I just read an article posted on the Medellín Guru’s website that compares the city of Medellín, Colombia with Costa Rica. Both are the most desirable relocation destinations in Latin America in my opinion. However, it very difficult to compare a city with a whole country. That’s like comparing apples and oranges. A much fairer and more realistic comparison would be to compare Medellín and Costa Rica’s Central Valley since both have a similar topography in that they are both located in mountain valleys.
First I would like to point out that I lived in Latin America for almost 50 years and have visited every country except for Paraguay. I studied in Mexico and hold advanced degrees in Latin American studies and Spanish linguistics. Although I live in Costa Rica and am a citizen here I have visited Medellín on numerous occasions while doing extensive research.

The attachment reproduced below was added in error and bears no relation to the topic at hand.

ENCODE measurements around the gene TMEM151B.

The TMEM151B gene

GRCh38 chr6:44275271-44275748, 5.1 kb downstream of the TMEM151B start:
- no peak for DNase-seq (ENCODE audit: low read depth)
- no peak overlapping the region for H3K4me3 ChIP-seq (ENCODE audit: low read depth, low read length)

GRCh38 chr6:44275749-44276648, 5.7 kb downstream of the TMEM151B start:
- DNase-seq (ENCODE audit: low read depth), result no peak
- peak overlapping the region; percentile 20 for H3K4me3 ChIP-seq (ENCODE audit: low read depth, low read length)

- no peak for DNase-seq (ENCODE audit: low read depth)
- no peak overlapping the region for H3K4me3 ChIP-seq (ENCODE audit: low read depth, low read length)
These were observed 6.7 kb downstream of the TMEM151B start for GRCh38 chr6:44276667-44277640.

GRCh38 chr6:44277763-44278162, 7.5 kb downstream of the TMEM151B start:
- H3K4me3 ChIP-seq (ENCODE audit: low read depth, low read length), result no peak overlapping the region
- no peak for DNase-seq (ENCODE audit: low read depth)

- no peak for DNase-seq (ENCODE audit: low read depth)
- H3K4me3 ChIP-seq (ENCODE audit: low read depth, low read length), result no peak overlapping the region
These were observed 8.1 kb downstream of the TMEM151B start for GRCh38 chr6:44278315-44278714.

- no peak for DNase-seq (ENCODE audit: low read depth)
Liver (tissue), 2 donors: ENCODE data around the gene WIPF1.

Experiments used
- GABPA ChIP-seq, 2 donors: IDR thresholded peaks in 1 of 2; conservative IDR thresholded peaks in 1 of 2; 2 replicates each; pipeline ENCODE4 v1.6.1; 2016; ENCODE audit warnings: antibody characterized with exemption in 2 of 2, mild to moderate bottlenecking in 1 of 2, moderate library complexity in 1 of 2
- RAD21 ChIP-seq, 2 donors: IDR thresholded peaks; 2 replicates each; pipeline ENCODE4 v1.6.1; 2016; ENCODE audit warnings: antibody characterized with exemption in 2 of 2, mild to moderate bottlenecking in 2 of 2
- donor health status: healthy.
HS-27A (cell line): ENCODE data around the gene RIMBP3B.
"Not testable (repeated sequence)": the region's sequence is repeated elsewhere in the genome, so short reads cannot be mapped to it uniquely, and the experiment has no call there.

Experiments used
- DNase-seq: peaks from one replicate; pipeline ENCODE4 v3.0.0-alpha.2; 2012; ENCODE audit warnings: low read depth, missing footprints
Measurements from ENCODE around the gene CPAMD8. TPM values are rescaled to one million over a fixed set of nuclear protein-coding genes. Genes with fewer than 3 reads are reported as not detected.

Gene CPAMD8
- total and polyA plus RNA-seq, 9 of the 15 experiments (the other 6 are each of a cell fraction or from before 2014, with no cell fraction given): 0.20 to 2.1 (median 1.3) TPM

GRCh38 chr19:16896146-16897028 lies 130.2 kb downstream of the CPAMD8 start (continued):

For the last 30 years, I have conducted relocation/retirement tours to Costa Rica and other countries in the region. I am proud to announce that starting in 2018 I will begin conducting one-of-a-kind Exploratory Relocation tours to Medellín for those who want to move there.
Taking all of the above into consideration I think that I am more than qualified to provide an object review of both areas as places to relocate. I will address each of the points in the in the Medellín Guru’s article individually. I have not included the whole article but only excerpts of each topic with my take on the situation.
Medellín Guru: International Living ranked the country of Costa Rica as its fourth-best foreign retirement location in 2017, which is ahead of Colombia that was ranked number five. Christopher Howard: International living has a vested interest in the countries that they rate above Costa Rica and Colombia, so their opinion is slanted and really not objective. Furthermore, they get a lot of attention because they have a tremendous marketing machine.